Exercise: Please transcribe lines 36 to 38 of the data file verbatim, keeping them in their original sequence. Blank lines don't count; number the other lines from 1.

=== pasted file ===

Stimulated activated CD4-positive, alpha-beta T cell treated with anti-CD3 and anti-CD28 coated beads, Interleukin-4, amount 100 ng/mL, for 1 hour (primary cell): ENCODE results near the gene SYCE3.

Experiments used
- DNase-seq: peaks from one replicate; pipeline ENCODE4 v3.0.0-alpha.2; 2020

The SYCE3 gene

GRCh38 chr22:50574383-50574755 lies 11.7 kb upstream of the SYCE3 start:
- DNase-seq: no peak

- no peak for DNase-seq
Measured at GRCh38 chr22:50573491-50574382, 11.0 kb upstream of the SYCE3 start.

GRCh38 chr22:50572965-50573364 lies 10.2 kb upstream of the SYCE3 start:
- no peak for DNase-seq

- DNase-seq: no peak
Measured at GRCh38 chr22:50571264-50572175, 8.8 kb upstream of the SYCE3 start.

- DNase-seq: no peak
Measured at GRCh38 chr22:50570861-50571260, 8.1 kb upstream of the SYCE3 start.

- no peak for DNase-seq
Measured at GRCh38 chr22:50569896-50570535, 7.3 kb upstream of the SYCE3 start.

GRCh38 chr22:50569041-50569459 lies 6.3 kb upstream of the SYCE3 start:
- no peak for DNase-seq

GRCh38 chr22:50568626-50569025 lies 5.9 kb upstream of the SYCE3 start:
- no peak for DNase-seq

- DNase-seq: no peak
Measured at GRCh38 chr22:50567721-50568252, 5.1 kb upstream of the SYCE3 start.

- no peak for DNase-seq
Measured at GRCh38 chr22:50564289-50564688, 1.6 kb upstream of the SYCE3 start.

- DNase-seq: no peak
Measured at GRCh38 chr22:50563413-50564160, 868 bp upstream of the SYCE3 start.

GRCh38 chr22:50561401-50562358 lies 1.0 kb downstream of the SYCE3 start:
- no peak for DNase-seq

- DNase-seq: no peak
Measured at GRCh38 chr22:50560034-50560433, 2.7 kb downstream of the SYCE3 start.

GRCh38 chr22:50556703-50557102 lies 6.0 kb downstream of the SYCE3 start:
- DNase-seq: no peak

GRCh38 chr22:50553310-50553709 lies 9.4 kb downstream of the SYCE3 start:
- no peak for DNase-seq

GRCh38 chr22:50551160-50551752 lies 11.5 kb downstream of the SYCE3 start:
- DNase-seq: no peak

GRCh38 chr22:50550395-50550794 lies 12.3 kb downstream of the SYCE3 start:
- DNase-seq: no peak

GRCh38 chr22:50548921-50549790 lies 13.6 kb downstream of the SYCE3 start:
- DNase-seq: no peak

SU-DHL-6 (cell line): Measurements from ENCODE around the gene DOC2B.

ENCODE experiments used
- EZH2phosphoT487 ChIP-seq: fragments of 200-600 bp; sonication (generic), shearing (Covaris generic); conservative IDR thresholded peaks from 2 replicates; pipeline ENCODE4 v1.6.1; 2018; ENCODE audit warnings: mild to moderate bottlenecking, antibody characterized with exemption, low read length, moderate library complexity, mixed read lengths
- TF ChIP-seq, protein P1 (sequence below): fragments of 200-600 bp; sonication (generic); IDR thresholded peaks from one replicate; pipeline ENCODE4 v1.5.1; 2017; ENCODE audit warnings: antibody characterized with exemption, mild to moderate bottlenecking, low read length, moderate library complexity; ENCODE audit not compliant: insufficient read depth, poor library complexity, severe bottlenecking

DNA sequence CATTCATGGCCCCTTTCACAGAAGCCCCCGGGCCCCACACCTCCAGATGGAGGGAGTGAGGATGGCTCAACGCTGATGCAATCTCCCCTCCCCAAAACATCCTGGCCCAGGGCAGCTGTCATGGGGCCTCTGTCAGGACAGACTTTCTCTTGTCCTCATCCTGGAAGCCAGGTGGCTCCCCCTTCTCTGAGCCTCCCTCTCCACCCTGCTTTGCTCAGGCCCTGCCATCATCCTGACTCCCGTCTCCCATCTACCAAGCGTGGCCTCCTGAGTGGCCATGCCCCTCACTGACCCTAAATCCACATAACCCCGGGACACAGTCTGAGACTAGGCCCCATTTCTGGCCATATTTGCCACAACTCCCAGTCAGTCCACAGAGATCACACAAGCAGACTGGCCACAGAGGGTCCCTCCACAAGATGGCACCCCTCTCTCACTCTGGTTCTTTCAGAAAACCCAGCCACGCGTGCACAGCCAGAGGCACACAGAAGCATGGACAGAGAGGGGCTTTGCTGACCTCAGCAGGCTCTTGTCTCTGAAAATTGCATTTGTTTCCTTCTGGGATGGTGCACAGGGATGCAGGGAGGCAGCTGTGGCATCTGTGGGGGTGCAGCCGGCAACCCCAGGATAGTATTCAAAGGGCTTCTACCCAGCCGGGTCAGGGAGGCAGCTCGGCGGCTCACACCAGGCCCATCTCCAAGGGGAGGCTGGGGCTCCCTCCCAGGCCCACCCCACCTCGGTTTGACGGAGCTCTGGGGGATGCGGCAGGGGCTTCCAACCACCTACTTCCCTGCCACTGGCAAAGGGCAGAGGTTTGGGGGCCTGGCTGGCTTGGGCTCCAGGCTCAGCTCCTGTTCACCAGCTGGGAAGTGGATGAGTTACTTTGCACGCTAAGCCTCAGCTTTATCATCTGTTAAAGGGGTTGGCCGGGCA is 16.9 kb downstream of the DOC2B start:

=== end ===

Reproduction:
- DNase-seq: no peak

GRCh38 chr22:50550395-50550794 lies 12.3 kb downstream of the SYCE3 start:
- DNase-seq: no peak